Monday, June 13, 2016
What if you hate THE WALKING DEAD?
But what must it be like to be a serious student of film – to have spent years learning cinematic theory, dramatic structure, and film history only to now be reviewing superhero moves every week or sequels of superhero movies every week? If your goal was to be the next Pauline Kael, how do you sit through NEIGHBORS 2 and write two incisive pages on it?
What if you’re a restaurant critic told by your doctor you need to go on a no-salt diet?
Or a longtime rock critic who just can’t stand hip hop?
God forbid you review Broadway and are baffled by HAMILTON. Don’t wait for the next Rogers & Hammerstein musical.
Trends change, tastes change, and what if that new trend just isn’t for you?
And how do you cover every genre? I personally hate zombie shows. I just do. THE WALKING DEAD and RETURN OF THE WALKING DEAD and THE HARLEM GLOBETROTTERS MEET THE WALKING DEAD might be exceptional shows – great characters, imaginative storytelling, top-flight production values – but I can’t watch ‘em. It wouldn’t be fair for me to pan these shows because of my own personal bias, but how can I just ignore them because they’re “not my thing?”
Do critics secretly worry that at some point they’ll be out of touch and can no longer perform their job effectively? The tough thing here is that critics need to be both objective and subjective? Can they separate their bias to determine whether something is a piece of shit on merit?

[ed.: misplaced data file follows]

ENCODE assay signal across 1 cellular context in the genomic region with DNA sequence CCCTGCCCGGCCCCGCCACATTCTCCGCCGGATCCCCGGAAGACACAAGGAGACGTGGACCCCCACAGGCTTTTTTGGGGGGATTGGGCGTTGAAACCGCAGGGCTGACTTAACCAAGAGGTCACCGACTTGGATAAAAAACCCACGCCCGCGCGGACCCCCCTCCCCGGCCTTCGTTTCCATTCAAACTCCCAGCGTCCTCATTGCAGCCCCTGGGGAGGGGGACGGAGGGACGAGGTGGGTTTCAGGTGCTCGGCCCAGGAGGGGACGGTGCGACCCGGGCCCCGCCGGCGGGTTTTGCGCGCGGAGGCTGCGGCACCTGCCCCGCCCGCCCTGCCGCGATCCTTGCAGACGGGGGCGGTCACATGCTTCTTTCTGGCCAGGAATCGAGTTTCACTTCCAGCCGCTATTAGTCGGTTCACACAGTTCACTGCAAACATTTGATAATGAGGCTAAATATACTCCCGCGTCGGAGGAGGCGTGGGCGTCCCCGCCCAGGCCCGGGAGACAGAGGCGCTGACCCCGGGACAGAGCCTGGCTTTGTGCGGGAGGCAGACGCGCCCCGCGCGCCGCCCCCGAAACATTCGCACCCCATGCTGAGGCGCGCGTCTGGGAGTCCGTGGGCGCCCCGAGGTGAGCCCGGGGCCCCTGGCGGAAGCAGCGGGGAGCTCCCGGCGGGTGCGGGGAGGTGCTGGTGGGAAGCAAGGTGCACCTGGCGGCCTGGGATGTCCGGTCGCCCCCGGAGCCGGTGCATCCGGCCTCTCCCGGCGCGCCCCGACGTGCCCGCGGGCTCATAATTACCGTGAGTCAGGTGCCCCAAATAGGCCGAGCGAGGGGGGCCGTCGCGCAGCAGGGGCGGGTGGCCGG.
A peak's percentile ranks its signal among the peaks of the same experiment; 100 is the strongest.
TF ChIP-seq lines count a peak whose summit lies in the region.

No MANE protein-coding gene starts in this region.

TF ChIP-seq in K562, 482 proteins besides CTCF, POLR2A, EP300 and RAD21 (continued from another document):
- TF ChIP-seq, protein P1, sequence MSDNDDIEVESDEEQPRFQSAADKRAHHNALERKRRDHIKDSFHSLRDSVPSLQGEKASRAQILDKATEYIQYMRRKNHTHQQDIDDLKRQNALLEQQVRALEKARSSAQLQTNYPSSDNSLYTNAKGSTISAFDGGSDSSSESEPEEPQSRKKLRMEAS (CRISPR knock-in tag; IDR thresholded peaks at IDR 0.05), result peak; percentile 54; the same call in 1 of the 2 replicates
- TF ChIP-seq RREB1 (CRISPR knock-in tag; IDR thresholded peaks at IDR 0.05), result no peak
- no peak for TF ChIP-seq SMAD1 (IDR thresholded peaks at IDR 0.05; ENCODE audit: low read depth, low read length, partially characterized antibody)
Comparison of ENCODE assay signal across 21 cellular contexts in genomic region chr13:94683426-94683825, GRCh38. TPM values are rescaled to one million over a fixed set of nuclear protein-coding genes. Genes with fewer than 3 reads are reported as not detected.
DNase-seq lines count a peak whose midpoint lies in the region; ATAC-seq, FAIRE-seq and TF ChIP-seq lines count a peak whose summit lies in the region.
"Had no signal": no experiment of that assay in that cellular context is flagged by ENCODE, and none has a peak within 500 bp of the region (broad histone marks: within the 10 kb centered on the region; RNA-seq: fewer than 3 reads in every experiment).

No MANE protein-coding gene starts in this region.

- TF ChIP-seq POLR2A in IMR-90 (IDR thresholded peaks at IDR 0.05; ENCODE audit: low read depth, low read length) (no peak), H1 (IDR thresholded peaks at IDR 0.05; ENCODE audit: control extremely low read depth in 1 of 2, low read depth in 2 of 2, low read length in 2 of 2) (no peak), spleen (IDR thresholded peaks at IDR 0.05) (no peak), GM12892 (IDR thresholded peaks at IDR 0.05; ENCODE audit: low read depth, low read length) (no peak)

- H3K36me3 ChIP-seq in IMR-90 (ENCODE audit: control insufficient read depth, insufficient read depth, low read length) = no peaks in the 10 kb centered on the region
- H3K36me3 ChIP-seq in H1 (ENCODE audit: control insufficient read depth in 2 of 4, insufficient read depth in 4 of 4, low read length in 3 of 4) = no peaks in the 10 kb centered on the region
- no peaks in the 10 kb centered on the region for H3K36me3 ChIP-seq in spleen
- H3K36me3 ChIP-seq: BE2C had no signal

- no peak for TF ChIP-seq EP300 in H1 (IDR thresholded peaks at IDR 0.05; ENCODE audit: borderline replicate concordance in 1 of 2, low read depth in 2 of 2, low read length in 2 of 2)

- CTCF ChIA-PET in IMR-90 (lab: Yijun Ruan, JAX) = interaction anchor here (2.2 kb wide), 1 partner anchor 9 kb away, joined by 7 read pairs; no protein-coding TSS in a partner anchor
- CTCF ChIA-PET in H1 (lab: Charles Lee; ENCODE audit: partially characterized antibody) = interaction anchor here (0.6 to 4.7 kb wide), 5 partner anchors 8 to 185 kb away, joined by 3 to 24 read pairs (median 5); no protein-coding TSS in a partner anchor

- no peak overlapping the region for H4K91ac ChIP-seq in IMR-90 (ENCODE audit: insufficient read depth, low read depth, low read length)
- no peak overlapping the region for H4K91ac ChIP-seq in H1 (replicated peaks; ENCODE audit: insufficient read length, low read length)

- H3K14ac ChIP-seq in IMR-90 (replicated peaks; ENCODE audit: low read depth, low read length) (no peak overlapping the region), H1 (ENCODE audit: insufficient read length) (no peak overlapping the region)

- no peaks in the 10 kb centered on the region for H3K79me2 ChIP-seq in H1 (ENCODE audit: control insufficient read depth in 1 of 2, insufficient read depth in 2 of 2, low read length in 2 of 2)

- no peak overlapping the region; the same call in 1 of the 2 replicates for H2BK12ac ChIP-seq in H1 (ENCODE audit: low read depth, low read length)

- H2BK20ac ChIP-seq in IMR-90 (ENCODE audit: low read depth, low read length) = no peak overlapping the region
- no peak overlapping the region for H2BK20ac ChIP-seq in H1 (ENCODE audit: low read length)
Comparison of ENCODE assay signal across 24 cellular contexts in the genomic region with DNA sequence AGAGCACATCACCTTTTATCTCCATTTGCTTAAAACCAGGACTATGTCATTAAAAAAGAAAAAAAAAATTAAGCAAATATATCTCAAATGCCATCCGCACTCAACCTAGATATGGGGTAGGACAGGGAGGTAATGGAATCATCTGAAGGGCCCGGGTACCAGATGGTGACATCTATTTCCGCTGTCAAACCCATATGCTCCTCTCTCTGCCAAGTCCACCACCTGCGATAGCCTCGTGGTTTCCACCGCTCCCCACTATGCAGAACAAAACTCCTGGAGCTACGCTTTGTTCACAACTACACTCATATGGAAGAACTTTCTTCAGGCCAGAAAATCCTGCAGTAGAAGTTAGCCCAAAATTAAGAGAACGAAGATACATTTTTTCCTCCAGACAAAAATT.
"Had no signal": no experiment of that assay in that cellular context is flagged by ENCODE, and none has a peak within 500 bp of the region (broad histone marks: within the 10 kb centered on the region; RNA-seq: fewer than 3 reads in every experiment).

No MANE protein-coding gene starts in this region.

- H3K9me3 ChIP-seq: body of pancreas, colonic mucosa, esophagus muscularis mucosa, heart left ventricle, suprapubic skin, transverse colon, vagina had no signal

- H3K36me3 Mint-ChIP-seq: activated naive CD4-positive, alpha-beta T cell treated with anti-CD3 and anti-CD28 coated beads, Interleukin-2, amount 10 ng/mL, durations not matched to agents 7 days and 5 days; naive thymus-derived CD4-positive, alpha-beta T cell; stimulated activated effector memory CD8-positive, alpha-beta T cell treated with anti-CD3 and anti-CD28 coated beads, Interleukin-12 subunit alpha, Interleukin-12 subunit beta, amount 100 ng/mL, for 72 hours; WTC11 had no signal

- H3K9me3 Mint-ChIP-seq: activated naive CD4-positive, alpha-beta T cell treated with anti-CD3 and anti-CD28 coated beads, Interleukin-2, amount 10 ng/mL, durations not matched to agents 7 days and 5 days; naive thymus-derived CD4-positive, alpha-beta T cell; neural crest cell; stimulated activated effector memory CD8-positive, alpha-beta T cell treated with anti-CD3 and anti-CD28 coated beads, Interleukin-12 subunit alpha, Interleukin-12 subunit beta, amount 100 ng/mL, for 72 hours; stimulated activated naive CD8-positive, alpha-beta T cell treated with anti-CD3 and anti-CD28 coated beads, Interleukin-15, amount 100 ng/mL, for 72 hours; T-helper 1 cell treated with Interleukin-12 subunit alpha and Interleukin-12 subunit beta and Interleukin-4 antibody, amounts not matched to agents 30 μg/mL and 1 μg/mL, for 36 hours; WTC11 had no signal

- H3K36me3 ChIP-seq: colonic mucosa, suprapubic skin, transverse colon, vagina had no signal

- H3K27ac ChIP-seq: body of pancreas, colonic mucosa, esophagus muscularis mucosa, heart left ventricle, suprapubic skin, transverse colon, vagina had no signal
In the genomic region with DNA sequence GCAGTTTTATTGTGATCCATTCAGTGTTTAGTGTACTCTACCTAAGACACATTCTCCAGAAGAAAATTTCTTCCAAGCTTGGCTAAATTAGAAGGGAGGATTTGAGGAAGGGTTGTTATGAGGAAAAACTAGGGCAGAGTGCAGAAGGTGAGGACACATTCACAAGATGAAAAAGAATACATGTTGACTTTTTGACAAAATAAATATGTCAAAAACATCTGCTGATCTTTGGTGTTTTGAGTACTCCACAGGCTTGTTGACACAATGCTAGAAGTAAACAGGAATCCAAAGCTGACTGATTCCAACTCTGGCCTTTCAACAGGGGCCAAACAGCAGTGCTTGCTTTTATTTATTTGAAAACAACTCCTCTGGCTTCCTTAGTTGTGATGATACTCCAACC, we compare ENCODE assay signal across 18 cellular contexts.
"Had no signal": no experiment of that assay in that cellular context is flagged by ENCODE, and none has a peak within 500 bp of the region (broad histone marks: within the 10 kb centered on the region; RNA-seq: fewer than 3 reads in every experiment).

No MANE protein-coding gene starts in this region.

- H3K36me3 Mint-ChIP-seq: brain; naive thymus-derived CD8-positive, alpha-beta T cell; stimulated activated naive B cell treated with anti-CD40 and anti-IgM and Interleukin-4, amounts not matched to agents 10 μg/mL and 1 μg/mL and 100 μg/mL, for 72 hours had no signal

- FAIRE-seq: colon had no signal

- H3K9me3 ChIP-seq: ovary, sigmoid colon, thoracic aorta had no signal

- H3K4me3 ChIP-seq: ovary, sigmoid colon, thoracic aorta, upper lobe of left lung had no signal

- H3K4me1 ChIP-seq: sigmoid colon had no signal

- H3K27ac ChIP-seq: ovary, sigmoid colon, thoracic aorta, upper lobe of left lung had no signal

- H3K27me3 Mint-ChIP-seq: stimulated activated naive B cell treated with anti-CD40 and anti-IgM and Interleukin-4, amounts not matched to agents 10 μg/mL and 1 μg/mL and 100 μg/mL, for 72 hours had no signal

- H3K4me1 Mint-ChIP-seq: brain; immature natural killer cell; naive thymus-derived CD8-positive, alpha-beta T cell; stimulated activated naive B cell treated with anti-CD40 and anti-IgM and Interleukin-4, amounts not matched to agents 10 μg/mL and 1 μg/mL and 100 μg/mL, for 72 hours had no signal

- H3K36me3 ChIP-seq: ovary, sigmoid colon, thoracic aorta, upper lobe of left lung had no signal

How influenced are critics by the zeitgeist? Is there public and peer pressure to like certain things? When GIRLS came out did the ones who hated it feel they had to be kind otherwise they’d appear to be dinosaurs? Do critics ever temper their reviews to present themselves in a better light? Is it really worth selling your soul over GIRLS?
From time to time in this blog I review movies, and TV, and concerts. But I just get to pick and choose. I’m not obligated to break down this week’s MINDY PROJECT or suffer through some Adam Sandler comedy. I also have no pretense that my reviews are trying to educate or provide perspective into the human condition or the environment. I give my opinion about whether I liked something and attempt to make my reviews as breezy and entertaining as I can. I’ve never studied film theory. I’m sure I’m missing out but I have no desire to sit through a retrospective of Bergman. Heaven help me, but I’ll never win a Pulitzer.
But I’m always left with a better appreciation for what the good critics do. Summarizing a movie or show, trying to determine what did and didn’t work and why is difficult (unless Keanu Reeves is in it and then it’s easy).
And finally, add in the awareness that right around the corner someone is creating a brilliant new product that you just won’t get to save your life and I could see why the one thing all critics agree on is Extra-strength Tylenol.